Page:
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Radionuclides in tea and their behaviour in the brewing process

Zehringer, Markus, Kammerer, Franziska, Wagmann, Michael
Journal of environmental radioactivity 2018 v.192 pp. 75-80
brewing, coasts, food law, ingestion, leaves, nuclear power, plantations, power plants, radioactive fallout, radioactivity, radionuclides, tea, Black Sea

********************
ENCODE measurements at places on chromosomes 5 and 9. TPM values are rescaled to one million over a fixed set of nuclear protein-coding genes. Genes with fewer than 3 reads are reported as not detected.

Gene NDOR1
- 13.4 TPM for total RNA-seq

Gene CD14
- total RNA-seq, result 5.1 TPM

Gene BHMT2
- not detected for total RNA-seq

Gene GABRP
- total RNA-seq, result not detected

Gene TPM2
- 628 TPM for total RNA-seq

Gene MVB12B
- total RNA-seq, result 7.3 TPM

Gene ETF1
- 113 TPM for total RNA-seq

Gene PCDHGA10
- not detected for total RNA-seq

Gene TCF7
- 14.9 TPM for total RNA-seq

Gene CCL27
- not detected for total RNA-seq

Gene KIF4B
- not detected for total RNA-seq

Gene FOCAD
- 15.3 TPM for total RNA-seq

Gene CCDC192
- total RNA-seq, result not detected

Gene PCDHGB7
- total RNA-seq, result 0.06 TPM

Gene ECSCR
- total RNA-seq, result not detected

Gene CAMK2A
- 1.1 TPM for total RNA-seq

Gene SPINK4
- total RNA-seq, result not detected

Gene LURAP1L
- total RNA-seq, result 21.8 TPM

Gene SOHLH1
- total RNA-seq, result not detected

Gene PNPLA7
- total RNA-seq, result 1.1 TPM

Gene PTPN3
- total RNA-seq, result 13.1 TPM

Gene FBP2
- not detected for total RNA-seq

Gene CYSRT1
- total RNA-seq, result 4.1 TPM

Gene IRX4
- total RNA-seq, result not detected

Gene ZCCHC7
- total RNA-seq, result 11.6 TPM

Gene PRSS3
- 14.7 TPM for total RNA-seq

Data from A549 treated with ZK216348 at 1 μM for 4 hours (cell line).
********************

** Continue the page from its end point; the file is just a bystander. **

Tea plantations may be strongly affected by radioactive fallout. Tea plantations on the Turkish coast of the Black Sea were heavily contaminated by the fallout from the reactor fire at the Chernobyl nuclear power plant in 1986. Two years later, the contamination level was reduced by about 90%. When tea is brewed, the original contamination in the tea leaves is more or less leached into the tea water. While most of the radiocaesium (60–80%) is washed out by brewing, most of the radiostrontium remains in the leaves (70–80%). In food laws, a dilution factor of 40–50 is considered for tea brewing. Most laws only define limit values for radiocaesium. Radiostrontium is not specially regulated, even though its dose coefficients for ingestion are higher than the corresponding coefficients for radiocaesium. Radiostrontium in tea occurs primarily from global fallout (bomb tests from 1945-1965).